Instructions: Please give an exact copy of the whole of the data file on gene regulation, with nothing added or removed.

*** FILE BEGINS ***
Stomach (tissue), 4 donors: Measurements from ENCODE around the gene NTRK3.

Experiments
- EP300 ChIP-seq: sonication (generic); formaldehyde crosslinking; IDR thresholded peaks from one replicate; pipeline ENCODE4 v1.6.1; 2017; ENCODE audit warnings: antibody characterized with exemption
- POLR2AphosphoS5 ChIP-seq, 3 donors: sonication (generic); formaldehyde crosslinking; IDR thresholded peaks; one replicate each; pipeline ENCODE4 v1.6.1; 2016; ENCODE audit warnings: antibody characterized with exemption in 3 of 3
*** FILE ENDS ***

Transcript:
Stomach (tissue), 4 donors: Measurements from ENCODE around the gene NTRK3.

Experiments
- EP300 ChIP-seq: sonication (generic); formaldehyde crosslinking; IDR thresholded peaks from one replicate; pipeline ENCODE4 v1.6.1; 2017; ENCODE audit warnings: antibody characterized with exemption
- POLR2AphosphoS5 ChIP-seq, 3 donors: sonication (generic); formaldehyde crosslinking; IDR thresholded peaks; one replicate each; pipeline ENCODE4 v1.6.1; 2016; ENCODE audit warnings: antibody characterized with exemption in 3 of 3